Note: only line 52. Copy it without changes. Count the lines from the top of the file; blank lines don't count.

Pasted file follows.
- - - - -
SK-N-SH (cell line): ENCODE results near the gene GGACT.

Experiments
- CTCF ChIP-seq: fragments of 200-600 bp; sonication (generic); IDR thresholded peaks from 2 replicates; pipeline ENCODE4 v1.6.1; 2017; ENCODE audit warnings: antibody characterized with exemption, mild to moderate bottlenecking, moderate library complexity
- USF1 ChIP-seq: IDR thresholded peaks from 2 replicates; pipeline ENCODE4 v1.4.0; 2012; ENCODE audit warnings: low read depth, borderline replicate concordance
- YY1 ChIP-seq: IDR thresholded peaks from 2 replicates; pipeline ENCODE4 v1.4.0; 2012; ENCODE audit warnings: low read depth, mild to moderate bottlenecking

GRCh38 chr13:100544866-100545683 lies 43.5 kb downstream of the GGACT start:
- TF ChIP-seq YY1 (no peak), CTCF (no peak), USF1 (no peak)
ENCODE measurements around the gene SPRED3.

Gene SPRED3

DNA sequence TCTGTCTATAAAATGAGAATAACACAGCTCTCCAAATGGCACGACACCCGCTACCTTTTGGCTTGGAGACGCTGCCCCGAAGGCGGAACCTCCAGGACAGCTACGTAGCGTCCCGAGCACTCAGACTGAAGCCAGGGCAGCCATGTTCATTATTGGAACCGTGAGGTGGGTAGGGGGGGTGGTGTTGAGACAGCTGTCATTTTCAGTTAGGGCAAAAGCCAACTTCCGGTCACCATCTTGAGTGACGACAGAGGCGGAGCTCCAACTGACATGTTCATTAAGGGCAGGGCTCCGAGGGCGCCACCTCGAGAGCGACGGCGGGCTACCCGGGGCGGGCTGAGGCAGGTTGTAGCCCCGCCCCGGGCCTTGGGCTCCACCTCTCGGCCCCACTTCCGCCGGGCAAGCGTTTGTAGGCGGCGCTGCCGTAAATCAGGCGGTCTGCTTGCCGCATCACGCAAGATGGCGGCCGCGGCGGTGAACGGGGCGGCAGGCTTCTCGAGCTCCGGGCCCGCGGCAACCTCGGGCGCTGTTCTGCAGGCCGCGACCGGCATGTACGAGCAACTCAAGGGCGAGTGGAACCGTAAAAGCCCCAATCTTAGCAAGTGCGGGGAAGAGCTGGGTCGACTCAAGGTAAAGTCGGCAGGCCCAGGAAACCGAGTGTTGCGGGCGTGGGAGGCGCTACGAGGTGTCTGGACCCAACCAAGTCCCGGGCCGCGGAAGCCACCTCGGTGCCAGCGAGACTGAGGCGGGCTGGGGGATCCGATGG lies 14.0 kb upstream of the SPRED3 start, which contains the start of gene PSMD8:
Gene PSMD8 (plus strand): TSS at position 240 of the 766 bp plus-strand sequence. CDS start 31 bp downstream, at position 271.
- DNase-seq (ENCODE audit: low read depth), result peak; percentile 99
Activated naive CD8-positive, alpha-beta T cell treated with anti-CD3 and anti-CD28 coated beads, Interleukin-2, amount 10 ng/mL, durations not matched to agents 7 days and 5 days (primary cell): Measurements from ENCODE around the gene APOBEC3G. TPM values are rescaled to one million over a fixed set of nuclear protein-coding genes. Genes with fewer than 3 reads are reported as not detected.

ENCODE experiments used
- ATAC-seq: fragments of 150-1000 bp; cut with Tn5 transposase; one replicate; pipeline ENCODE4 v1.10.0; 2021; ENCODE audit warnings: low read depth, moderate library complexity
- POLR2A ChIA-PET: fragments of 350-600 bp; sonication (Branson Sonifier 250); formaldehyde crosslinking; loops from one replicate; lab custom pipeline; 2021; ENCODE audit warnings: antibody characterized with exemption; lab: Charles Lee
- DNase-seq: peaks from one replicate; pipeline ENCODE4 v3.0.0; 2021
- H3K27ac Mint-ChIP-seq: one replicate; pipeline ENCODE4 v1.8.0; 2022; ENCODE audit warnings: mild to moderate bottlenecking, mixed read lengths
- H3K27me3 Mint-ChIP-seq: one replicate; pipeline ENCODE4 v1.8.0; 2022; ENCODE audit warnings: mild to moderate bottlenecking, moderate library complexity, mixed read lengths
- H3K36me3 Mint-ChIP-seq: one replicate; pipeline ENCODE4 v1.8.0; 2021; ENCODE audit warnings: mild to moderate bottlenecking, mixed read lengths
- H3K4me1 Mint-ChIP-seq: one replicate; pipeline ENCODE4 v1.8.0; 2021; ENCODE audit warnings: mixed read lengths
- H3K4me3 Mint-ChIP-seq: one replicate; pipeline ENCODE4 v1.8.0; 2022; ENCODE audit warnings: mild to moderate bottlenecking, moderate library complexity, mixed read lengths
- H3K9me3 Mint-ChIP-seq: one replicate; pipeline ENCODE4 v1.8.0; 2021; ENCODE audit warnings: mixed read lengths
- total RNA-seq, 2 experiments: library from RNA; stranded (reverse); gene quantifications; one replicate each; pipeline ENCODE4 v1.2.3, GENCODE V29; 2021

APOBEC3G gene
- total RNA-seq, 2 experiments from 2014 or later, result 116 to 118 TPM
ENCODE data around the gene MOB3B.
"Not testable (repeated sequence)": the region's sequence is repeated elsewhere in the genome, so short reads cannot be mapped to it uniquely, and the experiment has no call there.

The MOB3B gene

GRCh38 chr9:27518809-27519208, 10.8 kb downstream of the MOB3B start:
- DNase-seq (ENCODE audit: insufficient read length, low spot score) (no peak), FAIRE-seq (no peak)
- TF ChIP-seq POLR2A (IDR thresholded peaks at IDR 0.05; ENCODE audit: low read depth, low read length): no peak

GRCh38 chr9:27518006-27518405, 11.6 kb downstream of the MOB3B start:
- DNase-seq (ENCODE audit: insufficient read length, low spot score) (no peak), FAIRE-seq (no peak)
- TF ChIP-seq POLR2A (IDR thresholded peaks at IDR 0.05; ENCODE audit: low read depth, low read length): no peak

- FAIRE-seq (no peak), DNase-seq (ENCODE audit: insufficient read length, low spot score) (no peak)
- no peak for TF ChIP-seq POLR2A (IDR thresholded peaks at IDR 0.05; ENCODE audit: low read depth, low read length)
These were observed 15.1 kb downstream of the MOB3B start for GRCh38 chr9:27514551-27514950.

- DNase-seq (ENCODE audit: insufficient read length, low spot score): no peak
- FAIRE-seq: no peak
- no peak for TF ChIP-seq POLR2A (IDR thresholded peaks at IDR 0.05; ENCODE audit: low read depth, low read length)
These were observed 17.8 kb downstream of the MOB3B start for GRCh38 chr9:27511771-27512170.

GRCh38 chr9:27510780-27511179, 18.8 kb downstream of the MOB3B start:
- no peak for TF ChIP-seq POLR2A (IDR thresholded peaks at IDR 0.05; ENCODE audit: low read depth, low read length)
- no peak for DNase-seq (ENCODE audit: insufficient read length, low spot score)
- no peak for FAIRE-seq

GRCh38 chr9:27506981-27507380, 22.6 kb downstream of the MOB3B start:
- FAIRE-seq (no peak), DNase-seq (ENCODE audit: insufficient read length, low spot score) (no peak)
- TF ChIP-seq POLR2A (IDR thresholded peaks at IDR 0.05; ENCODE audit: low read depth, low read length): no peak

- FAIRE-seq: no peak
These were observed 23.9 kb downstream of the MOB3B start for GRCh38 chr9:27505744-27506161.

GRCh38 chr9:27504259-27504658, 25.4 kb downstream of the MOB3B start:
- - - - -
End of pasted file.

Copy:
GRCh38 chr9:27504259-27504658, 25.4 kb downstream of the MOB3B start: